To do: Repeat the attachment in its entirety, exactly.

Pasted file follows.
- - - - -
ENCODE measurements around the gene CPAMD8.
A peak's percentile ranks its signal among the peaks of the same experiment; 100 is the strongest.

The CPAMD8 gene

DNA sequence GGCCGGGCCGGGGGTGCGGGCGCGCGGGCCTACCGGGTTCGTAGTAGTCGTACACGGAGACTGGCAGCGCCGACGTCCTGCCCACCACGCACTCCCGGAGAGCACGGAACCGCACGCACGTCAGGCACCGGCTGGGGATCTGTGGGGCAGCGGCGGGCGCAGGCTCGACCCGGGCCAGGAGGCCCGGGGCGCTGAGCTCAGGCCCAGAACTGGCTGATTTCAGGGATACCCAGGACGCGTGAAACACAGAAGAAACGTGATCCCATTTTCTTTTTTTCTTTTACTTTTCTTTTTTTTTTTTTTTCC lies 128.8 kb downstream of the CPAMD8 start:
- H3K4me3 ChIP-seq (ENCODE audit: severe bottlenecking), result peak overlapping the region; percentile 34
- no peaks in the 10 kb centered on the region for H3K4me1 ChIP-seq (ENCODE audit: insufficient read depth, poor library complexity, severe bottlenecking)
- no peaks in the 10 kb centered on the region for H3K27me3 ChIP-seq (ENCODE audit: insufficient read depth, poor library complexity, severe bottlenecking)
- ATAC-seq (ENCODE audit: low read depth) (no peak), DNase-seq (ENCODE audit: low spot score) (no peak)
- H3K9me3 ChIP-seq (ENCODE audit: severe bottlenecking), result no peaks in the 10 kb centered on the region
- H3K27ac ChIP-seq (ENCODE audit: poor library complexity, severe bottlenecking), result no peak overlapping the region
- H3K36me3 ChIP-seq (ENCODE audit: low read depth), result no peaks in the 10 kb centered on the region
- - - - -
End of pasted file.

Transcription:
ENCODE measurements around the gene CPAMD8.
A peak's percentile ranks its signal among the peaks of the same experiment; 100 is the strongest.

The CPAMD8 gene

DNA sequence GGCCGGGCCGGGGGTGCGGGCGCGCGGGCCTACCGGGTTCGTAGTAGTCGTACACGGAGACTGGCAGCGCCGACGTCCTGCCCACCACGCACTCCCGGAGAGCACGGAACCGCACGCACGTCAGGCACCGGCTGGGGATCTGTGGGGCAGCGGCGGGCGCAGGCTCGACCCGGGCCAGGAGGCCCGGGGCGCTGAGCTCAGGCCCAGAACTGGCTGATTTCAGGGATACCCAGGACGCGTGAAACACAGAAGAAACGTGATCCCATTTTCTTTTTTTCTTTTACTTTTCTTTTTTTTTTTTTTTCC lies 128.8 kb downstream of the CPAMD8 start:
- H3K4me3 ChIP-seq (ENCODE audit: severe bottlenecking), result peak overlapping the region; percentile 34
- no peaks in the 10 kb centered on the region for H3K4me1 ChIP-seq (ENCODE audit: insufficient read depth, poor library complexity, severe bottlenecking)
- no peaks in the 10 kb centered on the region for H3K27me3 ChIP-seq (ENCODE audit: insufficient read depth, poor library complexity, severe bottlenecking)
- ATAC-seq (ENCODE audit: low read depth) (no peak), DNase-seq (ENCODE audit: low spot score) (no peak)
- H3K9me3 ChIP-seq (ENCODE audit: severe bottlenecking), result no peaks in the 10 kb centered on the region
- H3K27ac ChIP-seq (ENCODE audit: poor library complexity, severe bottlenecking), result no peak overlapping the region
- H3K36me3 ChIP-seq (ENCODE audit: low read depth), result no peaks in the 10 kb centered on the region